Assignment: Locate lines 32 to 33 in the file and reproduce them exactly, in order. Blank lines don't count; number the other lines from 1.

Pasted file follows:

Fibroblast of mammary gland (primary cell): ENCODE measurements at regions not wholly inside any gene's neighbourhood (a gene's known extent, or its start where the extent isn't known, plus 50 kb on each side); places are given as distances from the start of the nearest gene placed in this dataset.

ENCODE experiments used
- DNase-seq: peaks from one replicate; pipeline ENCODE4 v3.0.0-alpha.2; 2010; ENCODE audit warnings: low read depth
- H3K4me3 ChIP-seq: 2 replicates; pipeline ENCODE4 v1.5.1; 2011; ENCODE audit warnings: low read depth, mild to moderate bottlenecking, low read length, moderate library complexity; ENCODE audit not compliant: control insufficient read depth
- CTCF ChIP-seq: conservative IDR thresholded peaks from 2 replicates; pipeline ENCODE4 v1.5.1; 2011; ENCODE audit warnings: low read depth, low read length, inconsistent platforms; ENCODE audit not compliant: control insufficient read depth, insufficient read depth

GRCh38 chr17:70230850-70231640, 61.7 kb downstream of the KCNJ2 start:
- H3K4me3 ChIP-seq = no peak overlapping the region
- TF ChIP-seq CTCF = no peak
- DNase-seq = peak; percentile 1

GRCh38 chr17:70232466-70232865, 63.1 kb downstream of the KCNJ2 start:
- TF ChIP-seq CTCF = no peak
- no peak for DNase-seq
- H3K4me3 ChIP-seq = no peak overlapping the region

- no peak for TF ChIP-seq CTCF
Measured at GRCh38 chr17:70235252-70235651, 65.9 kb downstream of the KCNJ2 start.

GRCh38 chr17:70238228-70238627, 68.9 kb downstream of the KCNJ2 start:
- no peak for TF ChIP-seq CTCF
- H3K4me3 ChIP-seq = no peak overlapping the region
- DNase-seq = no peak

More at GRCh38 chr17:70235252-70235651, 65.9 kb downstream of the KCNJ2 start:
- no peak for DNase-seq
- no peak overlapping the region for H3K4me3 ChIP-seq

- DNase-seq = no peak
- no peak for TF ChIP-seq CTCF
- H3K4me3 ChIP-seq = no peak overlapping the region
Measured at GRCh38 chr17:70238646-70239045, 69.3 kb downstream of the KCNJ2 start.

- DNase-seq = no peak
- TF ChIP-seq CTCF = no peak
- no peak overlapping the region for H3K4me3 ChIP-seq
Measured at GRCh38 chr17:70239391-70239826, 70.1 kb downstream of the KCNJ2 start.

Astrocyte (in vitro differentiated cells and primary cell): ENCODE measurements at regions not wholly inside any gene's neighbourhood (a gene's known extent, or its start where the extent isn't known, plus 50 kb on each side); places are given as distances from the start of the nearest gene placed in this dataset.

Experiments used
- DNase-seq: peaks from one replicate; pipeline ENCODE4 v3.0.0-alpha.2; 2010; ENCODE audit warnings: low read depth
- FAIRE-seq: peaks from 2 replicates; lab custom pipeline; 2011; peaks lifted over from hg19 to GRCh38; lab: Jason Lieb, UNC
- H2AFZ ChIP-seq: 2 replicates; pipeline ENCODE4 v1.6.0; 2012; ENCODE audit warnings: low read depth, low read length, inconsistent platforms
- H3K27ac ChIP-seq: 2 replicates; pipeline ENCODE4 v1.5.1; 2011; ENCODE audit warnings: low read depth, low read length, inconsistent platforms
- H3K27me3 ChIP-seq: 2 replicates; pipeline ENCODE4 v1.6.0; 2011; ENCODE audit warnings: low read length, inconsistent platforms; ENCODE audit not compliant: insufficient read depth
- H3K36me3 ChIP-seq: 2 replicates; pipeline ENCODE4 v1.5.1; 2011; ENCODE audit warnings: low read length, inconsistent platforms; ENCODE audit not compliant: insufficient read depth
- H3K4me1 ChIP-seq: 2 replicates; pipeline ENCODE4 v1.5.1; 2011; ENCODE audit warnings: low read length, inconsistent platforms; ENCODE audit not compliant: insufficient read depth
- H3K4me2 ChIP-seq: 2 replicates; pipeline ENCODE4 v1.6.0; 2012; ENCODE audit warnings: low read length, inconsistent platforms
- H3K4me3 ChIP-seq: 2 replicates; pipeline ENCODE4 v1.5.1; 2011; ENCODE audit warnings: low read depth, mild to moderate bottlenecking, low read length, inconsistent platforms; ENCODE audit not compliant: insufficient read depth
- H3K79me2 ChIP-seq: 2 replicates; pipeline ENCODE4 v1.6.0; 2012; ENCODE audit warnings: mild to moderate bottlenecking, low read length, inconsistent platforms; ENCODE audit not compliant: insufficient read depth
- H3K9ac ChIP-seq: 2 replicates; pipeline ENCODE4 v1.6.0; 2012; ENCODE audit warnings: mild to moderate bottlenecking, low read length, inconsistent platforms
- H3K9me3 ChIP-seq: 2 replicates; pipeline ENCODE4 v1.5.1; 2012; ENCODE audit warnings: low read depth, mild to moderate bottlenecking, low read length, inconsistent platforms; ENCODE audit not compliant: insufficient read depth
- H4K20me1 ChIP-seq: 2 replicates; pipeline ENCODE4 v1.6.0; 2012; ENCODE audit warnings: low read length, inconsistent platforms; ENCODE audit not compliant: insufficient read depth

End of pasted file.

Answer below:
Experiments used
- DNase-seq: peaks from one replicate; pipeline ENCODE4 v3.0.0-alpha.2; 2010; ENCODE audit warnings: low read depth